This week Nic sits down with CookiesHQ co-founder and MD Nathalie. Covid-19 has had a huge impact on businesses up and down the UK, and CookiesHQ is no different. They reflect on the period of uncertainty triggered by lockdown, the impending sense of approaching a ‘doomsday situation’ and the management challenges that arise from having the whole team working remotely.
This is the first in our Behind the Screens series. Read below for some of the key learnings from this Tough Cookies episode, or if you want to listen to the whole podcast you can on Spotify, Apple podcasts or on our website here.
Who is Nathalie Alpi?
I’m currently MD at Cookies. It’s a role I’ve self-evolved into. If we go back to the origins of CookiesHQ to explain what we’ve been doing over the last nine years: I joined you. You were freelancing at the time and doing web development for a lot of clients. At some point you had a few too many clients on your hands, and you got me to help with the client management and the project management. So, you offered me a position to join you. I had a very long hard think about it, because I wasn’t sure and I was looking for a job at the time. And then, well, I said yes. We got married a month later, we had a child a year later, and we grew the agency together.
So, I started as a marketing person and project manager, doing a bit of everything here and there. And then as we grew the team, I became less hands-on on the projects and started managing the staff, being project owner more than project manager. So, doing less of the day to day and growing into a strategic role with the company and the startups that we’re working with.
How have you found having to work from home and juggle homeschooling?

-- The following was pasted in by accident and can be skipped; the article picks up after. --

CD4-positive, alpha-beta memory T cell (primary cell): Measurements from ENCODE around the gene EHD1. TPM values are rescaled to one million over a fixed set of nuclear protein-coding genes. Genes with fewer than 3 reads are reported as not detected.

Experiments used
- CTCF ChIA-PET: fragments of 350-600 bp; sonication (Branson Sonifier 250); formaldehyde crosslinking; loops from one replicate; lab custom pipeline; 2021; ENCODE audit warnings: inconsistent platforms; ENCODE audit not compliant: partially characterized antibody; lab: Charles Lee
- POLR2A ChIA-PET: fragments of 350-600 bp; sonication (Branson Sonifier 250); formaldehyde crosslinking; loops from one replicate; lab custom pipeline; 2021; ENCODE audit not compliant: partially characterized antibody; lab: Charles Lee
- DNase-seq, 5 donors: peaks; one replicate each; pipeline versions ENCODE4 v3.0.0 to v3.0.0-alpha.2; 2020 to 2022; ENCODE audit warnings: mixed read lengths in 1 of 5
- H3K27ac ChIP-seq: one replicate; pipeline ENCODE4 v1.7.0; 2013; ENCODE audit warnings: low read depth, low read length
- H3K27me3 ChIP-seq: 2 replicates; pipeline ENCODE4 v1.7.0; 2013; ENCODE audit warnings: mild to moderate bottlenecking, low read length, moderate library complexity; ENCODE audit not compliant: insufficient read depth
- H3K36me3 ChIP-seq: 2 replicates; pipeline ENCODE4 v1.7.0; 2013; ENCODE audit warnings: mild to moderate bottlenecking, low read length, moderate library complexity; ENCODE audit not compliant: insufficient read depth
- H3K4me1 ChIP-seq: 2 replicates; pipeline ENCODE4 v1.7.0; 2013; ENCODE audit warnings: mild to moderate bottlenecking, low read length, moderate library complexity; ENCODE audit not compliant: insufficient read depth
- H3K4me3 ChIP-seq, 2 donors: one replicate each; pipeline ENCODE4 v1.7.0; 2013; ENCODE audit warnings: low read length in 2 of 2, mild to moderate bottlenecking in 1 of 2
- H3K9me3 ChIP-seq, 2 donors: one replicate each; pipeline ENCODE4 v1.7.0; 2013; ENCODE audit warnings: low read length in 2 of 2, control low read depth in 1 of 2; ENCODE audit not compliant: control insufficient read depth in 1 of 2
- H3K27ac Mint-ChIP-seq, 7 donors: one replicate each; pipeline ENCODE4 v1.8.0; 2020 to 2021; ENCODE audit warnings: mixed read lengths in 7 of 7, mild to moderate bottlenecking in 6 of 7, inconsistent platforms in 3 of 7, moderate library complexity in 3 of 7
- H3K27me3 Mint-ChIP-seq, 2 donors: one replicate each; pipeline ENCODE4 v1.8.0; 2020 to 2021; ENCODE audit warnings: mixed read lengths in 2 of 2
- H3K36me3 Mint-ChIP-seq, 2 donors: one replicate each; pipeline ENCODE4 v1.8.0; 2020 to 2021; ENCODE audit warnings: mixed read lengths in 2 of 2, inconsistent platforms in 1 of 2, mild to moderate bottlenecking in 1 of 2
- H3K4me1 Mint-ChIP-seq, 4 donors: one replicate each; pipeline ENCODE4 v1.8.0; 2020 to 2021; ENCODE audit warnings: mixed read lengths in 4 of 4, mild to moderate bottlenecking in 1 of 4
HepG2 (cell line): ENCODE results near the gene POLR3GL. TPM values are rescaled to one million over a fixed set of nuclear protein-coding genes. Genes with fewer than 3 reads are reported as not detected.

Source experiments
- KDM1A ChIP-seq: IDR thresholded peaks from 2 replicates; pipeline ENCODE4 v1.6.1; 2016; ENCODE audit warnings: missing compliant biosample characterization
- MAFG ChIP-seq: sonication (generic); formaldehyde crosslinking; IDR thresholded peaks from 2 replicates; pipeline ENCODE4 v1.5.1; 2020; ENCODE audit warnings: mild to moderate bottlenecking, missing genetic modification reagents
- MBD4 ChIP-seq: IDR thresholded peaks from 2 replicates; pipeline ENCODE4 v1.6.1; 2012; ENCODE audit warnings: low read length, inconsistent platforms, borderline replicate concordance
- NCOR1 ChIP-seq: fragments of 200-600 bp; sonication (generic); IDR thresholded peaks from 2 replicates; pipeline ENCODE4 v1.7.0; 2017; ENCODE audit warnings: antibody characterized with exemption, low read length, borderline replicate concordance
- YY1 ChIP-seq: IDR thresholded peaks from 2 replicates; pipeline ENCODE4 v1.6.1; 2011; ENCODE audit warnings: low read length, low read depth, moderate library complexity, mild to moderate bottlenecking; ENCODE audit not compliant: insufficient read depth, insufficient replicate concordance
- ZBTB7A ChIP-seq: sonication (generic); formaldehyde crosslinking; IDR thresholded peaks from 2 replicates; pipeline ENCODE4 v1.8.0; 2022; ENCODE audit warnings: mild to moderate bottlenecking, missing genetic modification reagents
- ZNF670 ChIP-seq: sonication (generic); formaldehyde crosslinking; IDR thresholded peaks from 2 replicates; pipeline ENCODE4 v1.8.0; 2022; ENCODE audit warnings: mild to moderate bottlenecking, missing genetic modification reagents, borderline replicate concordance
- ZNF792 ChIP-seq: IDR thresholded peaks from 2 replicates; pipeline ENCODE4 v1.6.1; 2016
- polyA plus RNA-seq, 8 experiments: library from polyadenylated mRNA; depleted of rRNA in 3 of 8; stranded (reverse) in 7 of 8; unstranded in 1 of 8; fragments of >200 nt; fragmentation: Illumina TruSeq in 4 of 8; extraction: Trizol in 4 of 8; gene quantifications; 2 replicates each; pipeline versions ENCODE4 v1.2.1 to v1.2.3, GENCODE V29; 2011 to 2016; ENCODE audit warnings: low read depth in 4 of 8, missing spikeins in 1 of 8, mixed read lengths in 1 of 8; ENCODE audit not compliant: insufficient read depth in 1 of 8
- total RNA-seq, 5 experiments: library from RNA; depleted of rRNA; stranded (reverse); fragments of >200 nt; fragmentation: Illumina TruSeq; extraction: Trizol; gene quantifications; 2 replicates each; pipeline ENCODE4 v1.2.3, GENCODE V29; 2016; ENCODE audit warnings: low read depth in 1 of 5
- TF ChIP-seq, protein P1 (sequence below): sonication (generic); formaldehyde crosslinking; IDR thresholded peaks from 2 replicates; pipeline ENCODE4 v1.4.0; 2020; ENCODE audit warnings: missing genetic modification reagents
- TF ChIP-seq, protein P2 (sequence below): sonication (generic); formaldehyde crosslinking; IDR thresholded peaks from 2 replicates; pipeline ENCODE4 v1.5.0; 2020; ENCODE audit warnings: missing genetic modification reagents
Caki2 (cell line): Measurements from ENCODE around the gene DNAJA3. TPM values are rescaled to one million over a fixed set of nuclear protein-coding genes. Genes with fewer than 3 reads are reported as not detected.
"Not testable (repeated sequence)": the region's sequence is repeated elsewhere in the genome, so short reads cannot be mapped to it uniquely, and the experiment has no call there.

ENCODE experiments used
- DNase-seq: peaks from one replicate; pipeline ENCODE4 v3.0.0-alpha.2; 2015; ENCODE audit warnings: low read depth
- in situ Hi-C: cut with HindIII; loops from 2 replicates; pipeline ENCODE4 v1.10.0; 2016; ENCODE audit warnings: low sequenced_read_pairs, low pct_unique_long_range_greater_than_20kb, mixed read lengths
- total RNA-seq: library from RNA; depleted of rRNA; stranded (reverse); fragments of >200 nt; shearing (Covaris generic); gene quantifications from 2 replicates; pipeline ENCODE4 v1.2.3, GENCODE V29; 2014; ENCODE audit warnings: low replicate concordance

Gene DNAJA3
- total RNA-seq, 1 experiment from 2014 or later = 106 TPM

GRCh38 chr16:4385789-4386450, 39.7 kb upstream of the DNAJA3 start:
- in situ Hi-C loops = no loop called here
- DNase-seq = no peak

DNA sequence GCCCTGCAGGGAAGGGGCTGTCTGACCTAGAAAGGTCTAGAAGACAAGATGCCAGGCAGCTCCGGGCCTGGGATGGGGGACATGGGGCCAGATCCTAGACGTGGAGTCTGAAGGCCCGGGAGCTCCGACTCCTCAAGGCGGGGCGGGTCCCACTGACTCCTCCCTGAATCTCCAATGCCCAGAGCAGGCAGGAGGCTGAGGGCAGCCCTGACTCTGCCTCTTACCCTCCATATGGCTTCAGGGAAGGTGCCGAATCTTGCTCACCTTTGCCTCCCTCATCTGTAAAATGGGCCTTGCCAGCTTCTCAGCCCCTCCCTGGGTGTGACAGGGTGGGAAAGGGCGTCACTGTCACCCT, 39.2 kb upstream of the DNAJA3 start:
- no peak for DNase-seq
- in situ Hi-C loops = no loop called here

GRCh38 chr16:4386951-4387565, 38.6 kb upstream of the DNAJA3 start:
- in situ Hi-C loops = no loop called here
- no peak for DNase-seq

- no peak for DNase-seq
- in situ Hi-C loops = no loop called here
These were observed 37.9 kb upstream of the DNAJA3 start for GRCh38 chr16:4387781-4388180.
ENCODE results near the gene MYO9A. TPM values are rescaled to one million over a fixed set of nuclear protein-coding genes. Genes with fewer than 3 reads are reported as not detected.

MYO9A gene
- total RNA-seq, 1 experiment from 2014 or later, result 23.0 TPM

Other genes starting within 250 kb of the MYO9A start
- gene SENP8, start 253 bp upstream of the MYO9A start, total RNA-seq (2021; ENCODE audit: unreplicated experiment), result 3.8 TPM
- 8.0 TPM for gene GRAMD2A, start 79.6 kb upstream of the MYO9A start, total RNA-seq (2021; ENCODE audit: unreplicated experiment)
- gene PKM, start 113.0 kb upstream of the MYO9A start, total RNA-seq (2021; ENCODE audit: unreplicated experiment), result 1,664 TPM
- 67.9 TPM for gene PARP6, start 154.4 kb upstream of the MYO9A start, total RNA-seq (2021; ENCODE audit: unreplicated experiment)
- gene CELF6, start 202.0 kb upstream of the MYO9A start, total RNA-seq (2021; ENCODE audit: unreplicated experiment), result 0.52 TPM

It’s funny because I don’t really need people around me. I think we’re completely opposite on a lot of points and this one in particular, where you need people around you and you need to talk to people, whereas I’m a bit of a hermit. I’m fine being at home with just you and the kids. Actually, I don’t really miss social interaction that much.
What I do need though is time to talk about work and the company, because usually we do that in the office or during working hours. We try to avoid that during family time, so morning and evenings. But we haven’t had a chance to do that because there is no working hours anymore. Everything is mixed. So, work, family, it’s all there all the time. But I think I miss that time where we can just talk about work and forget about the kids and family for a bit. At the same time, I miss the time when we are at home just as a family and not having to work at the same time. So, I think mixing the two constantly has been the hardest for me.
Lockdown triggered a period of huge uncertainty around the future of CookiesHQ. How did you feel about that?
I think I was really angry because it wasn’t anything that we’d done wrong. I get the fact that you have to close your company if you’ve done something wrong. If you’ve made a mistake. Even if you didn’t realise it at the time, but then you reflect on it, and actually you see it was your own doing and it is what it is. It’s fine. It’s just life and you get on with something else. But the fact is that it was completely not controlled by us and not controllable – and I like to control things. I think that just made me really angry that it felt a bit unfair. So, before the lockdown happened, we had work booked, as usual for the next 2 to 3 months. It was a healthy situation. We had a healthy cashflow. There was nothing wrong. And we had just closed a really strong year.
So, everything was really good and going according to plan. Then lockdown happened, and literally in 2 days we had contracts cancelled. We had leads just not going anywhere. Everything that was planned just fell through. If I remember well, we had work for April, which was still going ahead, and then a few small pieces of work for May. And then nothing, absolutely nothing, for June, July, August. Everything had stopped when we had at least half of these months already booked. It got really scary at that point because, obviously, we have 10 members of staff to pay at the end of the month. Even if you have a healthy cashflow and money to pay them for a few months, at some point you just can’t carry on like that. So, for me it was about understanding when we had to make the decision to furlough staff or stop completely. It did get really scary, and we had a couple of weeks that were less than enjoyable.